During the week of October 16th,the Finance Minister announced changes to the July 18, 2017 proposed legislation.
The proposal to limit the availability of the capital gains exemption to active shareholders will be scrapped.
The proposed rules for determining the “reasonableness” of dividends paid to non-active shareholders will be simplified. It appears that capital gains on the sale of private corporation shares still could be included in “split income”, by virtue of the definition of “split income”, taxed at the top rate, to the extent that the capital gain is not sheltered by the taxpayer’s available for the capital gains exemption.
The proposed changes to section 84.1 and proposed new section 246.1 which would convert in certain transactions capital gains or otherwise tax-free corporate distributions to taxable dividends will be scrapped. This means for now that the post- mortem “pipeline procedure” will remain, however still appearing to be dependent on implementation procedures as outlining in recent tax rulings.
A welcome announcement was that the federal tax rate applicable to the small business limit will be reduced from 10.5% to 10% effective January 1, 2018 and to 9% on January 1, 2019. With no Ontario changes, the combined federal and Ontario rate will be in 2019 13.5% from the present 15%. The rate on active business income in excess of the small business limit of the present 26.5% (combined federal & Ontario rate) will not change.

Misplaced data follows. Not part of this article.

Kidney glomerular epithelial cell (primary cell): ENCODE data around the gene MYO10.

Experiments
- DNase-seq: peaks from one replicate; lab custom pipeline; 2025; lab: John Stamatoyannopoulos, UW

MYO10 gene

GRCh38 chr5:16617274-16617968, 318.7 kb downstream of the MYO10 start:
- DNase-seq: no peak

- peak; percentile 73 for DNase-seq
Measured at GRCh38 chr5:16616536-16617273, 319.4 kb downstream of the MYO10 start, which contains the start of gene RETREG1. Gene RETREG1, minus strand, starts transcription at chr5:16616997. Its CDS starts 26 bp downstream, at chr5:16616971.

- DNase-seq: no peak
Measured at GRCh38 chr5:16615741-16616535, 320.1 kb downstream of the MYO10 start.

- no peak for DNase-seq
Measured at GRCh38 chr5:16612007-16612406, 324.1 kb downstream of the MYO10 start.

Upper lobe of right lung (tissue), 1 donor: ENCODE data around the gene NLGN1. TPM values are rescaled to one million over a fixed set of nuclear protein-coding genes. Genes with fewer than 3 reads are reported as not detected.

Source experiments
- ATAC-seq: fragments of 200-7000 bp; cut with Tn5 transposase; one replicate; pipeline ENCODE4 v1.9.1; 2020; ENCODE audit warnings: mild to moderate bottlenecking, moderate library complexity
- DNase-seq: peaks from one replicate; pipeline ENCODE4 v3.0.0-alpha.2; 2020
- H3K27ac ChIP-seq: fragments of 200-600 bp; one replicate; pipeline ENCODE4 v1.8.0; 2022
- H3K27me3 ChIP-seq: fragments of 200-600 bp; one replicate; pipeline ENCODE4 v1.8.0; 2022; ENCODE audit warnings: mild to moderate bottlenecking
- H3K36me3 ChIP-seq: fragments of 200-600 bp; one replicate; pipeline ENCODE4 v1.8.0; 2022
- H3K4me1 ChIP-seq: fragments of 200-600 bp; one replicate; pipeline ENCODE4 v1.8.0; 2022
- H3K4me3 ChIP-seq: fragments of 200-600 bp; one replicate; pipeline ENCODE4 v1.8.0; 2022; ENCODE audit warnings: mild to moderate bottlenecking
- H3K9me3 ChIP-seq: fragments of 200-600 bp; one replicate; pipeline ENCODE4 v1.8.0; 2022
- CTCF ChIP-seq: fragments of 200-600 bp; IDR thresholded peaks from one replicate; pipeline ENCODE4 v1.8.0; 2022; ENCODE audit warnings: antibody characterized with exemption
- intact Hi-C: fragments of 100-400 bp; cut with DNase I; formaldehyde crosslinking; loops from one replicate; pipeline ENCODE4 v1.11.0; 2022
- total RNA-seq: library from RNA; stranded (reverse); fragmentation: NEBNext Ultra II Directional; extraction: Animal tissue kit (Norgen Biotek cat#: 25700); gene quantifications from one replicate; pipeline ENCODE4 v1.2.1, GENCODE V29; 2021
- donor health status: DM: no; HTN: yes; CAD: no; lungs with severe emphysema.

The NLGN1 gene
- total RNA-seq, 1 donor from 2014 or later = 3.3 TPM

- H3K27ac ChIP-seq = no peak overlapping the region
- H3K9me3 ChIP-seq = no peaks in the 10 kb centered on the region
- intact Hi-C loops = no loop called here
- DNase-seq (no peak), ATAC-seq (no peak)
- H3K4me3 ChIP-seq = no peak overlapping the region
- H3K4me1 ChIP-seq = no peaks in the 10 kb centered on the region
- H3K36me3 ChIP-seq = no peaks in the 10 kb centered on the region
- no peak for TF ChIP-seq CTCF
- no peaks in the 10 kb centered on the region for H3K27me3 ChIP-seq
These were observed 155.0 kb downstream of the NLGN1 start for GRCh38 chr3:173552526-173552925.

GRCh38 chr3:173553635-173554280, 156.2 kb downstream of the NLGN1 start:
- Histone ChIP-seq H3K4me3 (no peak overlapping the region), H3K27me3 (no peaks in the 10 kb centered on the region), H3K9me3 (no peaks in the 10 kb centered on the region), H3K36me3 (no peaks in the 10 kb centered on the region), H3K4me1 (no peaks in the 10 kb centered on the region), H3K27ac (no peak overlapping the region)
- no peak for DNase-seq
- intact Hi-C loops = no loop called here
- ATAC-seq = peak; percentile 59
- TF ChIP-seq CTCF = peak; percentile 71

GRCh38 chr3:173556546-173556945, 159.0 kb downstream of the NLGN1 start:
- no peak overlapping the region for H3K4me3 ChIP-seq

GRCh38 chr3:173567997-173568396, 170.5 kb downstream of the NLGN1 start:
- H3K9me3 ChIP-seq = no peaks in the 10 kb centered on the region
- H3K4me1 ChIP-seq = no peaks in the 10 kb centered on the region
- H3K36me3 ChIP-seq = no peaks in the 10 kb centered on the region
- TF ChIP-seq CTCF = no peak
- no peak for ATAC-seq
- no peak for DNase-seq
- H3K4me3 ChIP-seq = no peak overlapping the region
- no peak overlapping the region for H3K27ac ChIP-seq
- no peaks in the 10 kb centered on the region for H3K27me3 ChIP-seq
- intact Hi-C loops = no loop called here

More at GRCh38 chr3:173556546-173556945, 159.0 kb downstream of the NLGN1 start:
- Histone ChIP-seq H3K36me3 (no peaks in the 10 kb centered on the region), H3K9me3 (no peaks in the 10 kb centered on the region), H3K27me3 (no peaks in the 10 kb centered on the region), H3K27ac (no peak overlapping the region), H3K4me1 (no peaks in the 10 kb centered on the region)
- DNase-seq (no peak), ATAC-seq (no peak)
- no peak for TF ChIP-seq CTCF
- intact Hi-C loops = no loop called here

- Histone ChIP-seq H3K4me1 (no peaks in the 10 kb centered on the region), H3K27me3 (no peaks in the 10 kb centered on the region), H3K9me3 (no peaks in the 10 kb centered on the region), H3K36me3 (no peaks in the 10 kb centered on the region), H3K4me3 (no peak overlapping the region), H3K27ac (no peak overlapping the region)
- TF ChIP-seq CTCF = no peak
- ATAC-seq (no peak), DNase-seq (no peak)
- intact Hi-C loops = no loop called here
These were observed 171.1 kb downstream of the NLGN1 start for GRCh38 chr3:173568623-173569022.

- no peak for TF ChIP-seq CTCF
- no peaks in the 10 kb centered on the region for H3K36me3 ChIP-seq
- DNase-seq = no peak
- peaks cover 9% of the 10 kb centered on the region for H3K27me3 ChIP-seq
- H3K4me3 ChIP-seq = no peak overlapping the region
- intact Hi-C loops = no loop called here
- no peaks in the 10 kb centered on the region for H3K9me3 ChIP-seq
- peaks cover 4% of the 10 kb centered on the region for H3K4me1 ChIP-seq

The suggested rules although not presently in proposed legislation, to revamp the taxation of passive income earned by private corporations as previously announced will leave the present rules intact for annual passive income of $50,000 or less, meaning the refundable tax treatment of such income will remain the same.
Refundable tax treatment is a mechanism for the corporation to obtain a dividend refund of federal tax previously paid on passive income when taxable dividends were paid. The concept of integration is that it should not be more or less costly to earn investment income directly or indirectly through a private corporation.
It appears that income in excess of this $50K limit will be effectively taxed at a higher rate, with the implication that there would no refundable tax treatment on this amount as suggested in July. This means that the absolute tax cost of earning investment income in a private corporation will increase significantly as opposed to earning it directly by the shareholder.
Revised proposed legislation will be released to amend the July 18th proposals, likely before the end of the year, however details with respect to changes to the taxation of corporate taxation may be released as part of the 2018 federal budget.